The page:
this one's not quite dead yet
is this the good fight?
Posted: 2003-11-12 09:14
2 comment(s)
Author: Phil Gengler
Section: Stuff

November 7 was probably just like any other day for the students of Stratford High School in Goose Creek, South Carolina. At least, until more than a dozen police officers stormed in, guns drawn, and started ordering students to get on the floor. Why the need for such force? Evidence of "drug activity" obtained from the school's closed circuit TV system, which the school's principal had been monitoring regularly. Police claim to have "observed consistent, organized drug activity" in the school hallways.

As the 107 students in the hallway at the time were kept sitting up against the walls, a canine unit was called in to sniff students' bags for drugs. Twelve bags were singled out by the dogs, and were then searched by members of the school administration. Their findings? Nothing. One hundred seven students were forced up against the walls of a school hallway by police with their guns drawn, for no good reason.

Is it worth putting high school students at such risk to stop the (potential) problem of a little marijuana? Considering that the officers found nothing, I would say no. What if one of the students were shot during the course of the search by a trigger-happy police officer? If you said it was worth the risk before, would you still find it acceptable to have an innocent student shot during a search that found nothing?

I had summer internship a few years back, working in the Education Department at the Garden State Youth Correctional Facility. The inmates in there were around my age, and nearly all those I spoke to were in for some drug-related charge. These were otherwise good people, who hadn't hurt anyone, who were spending three years of their life in prison.

At what point did drugs become such a problem to society that anyone caught using drugs needed to be arrested? Nearly one-quarter of America's prison population is inmates convicted of a drug-related offense. Drug-related charges are the most rapidly increasing class of crime in the country, putting an extra and unsustainable burden on the both the court and prison systems and costing taxpayers close to $3 billion per year.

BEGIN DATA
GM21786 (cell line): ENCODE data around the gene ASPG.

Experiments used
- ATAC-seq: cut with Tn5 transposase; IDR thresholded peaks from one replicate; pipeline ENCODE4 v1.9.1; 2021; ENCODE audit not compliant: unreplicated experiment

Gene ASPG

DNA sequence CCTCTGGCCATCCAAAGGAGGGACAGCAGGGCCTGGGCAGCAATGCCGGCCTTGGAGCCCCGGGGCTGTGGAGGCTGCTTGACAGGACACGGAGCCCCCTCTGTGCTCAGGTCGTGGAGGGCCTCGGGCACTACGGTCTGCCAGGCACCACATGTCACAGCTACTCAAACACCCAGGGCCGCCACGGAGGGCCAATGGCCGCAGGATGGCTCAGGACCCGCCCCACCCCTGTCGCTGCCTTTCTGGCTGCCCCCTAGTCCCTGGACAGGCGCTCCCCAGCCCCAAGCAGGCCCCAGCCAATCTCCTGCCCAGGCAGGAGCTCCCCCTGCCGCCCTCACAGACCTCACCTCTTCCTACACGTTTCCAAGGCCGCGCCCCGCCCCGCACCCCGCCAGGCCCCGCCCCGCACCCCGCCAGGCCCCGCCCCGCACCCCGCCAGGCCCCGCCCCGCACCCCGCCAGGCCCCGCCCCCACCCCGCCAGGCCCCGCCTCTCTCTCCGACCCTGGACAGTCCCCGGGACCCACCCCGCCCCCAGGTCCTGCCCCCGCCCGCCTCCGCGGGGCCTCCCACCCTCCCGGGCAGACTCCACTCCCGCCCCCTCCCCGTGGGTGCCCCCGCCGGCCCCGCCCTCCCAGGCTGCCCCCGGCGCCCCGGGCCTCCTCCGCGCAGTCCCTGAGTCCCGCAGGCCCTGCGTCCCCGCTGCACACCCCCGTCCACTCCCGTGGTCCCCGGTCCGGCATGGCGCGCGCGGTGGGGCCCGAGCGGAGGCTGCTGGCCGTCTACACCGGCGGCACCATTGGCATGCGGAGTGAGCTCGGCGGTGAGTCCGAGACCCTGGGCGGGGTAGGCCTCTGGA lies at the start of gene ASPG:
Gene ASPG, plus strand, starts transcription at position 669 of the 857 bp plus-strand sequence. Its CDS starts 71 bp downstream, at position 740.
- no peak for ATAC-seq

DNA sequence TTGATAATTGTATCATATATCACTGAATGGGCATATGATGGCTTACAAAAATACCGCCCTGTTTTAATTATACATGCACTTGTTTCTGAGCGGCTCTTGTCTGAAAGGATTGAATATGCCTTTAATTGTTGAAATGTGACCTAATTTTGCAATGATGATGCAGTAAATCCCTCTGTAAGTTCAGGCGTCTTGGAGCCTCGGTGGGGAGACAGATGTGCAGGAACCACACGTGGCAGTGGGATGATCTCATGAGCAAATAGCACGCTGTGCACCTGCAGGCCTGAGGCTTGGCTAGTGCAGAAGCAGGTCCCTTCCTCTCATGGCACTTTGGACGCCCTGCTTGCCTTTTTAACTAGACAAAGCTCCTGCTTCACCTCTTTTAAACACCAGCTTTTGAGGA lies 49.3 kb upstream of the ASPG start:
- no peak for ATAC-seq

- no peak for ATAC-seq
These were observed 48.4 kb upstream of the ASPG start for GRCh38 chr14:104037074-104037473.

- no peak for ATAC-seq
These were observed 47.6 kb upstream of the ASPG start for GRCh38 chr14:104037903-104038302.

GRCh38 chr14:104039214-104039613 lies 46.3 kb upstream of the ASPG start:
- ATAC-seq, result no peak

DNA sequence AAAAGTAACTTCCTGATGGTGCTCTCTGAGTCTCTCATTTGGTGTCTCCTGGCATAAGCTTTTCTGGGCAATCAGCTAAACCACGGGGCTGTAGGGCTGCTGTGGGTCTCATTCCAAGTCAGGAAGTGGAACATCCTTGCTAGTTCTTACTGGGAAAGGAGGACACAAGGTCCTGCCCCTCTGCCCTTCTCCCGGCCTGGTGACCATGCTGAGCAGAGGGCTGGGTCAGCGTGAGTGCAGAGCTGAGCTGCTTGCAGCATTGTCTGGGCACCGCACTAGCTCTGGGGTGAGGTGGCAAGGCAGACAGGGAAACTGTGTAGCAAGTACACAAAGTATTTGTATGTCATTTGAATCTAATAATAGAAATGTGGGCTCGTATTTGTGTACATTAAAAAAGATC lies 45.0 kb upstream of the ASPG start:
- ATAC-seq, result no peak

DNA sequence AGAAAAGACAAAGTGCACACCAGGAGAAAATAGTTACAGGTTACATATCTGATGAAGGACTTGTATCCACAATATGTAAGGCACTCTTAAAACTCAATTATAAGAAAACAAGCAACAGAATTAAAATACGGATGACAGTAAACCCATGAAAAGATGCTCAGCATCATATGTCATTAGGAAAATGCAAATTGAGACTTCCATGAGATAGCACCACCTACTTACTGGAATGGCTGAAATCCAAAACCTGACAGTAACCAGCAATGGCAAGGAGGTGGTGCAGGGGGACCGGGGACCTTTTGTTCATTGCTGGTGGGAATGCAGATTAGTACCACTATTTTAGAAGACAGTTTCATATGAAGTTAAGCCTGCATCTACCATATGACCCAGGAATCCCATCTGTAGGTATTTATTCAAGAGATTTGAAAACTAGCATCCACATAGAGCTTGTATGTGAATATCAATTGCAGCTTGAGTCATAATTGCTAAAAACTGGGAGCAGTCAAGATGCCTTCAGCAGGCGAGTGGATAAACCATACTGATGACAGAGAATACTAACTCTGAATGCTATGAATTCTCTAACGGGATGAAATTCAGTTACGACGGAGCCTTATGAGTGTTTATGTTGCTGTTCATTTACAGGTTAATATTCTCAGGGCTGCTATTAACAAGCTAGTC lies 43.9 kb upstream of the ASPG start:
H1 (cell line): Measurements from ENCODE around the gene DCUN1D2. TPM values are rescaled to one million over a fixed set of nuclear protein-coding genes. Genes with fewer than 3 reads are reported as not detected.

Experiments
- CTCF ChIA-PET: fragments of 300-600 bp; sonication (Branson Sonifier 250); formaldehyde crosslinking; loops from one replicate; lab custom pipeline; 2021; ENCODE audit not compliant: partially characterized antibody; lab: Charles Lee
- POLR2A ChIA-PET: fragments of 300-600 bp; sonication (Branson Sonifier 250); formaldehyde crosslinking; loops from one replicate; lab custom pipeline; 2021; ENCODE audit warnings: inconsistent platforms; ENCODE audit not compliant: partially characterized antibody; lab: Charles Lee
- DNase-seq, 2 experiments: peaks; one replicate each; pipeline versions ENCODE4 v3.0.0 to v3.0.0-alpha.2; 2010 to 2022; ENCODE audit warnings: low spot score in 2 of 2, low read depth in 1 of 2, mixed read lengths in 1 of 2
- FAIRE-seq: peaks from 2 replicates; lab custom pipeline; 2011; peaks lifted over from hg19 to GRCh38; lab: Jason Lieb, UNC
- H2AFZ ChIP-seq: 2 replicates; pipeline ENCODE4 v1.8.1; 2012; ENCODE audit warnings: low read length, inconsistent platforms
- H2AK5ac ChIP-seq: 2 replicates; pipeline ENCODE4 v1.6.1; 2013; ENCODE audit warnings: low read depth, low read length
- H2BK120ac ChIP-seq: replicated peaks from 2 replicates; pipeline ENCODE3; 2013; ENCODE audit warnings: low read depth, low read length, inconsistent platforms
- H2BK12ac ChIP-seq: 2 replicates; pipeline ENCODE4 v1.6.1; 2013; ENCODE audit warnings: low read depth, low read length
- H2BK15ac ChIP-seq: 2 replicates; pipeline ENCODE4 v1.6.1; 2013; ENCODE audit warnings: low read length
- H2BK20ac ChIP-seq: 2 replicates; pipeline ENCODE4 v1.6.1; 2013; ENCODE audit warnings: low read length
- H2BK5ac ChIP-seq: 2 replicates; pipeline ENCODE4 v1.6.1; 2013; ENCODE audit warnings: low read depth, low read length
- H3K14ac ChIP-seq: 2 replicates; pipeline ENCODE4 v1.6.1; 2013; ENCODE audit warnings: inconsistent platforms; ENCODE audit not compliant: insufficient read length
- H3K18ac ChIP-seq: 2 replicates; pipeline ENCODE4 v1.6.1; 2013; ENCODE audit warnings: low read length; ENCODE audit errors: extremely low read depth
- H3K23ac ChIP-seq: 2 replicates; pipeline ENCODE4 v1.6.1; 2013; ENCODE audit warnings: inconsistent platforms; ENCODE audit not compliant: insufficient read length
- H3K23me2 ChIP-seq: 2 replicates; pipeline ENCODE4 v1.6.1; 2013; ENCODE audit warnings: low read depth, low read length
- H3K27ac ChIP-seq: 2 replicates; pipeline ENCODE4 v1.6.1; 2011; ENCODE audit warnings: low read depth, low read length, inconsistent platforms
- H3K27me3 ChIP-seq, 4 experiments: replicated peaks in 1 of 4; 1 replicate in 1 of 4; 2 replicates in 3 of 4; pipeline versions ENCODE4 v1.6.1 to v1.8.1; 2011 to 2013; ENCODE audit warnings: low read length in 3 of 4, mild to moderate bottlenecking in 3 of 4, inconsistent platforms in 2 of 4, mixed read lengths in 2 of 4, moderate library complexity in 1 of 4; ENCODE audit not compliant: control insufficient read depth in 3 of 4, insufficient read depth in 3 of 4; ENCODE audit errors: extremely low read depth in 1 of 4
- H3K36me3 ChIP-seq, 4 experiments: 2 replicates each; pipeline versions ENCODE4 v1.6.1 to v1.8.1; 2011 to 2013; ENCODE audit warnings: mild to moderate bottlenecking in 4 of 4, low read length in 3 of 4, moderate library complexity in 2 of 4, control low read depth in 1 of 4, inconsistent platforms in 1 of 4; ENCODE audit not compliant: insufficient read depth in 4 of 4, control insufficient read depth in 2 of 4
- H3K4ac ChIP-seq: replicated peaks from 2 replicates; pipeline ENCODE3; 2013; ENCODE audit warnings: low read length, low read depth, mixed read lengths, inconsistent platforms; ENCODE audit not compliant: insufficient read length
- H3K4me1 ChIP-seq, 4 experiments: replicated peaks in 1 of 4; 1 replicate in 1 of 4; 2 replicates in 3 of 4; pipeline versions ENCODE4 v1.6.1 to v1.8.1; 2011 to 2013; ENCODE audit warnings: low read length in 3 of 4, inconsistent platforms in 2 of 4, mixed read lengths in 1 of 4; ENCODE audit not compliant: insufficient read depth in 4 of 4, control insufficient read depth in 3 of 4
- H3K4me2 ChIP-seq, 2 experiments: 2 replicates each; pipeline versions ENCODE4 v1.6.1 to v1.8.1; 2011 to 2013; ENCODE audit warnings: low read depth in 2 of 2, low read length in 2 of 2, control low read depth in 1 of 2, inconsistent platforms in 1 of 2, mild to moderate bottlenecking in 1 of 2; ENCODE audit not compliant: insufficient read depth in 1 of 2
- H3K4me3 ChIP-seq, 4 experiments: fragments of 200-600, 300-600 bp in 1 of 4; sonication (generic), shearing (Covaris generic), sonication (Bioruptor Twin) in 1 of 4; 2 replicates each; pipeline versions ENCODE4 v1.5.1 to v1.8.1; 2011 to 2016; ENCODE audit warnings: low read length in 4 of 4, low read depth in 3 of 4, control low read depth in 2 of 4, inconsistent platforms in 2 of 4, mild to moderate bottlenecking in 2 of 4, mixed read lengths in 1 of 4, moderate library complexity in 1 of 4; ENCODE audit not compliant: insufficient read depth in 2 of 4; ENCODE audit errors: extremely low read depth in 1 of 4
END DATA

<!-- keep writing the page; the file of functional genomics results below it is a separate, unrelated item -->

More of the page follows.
When did it become wrong to make a choice that only affects yourself? A person chooses to use drugs, and that only affects them. If they should then commit some crime, they're guilty of that crime, but should drugs automatically be cited as the cause? Should they be outlawed as a result? Anger can be a cause of crimes, but there isn't a clamor to make it illegal for someone to be angry. Being drunk can lead to committing other crimes, so why isn't it illegal to possess alcohol, or to consume it? Just what makes drugs like marijuana different enough that they need to be illegal?

Note: This article was originally written for The Stute.


Posted: 2003-11-12 15:43:41
Author: LeR

Good article

» Drug related crime
Posted: 2004-10-25 02:30:41
Author: Derek Lilly

You ask<br />&#39;If they should then commit some crime, they&#39;re guilty of that crime, but should drugs automatically be cited as the cause?&#39;<br />In Britain the excuse regularly offered by the defence was &#39;My client only committed this crime because he needed the money for his drug habit&#39;<br />They say this in court as though this provided a legitimate reason for the attacking of old age pensioners in their houses, muggings on the street and all manner of other crimes. <br />I wish to God that we had a person here who would impliment a zero tolerance scheme like the Mayor of New York did.

No new comments are allowed.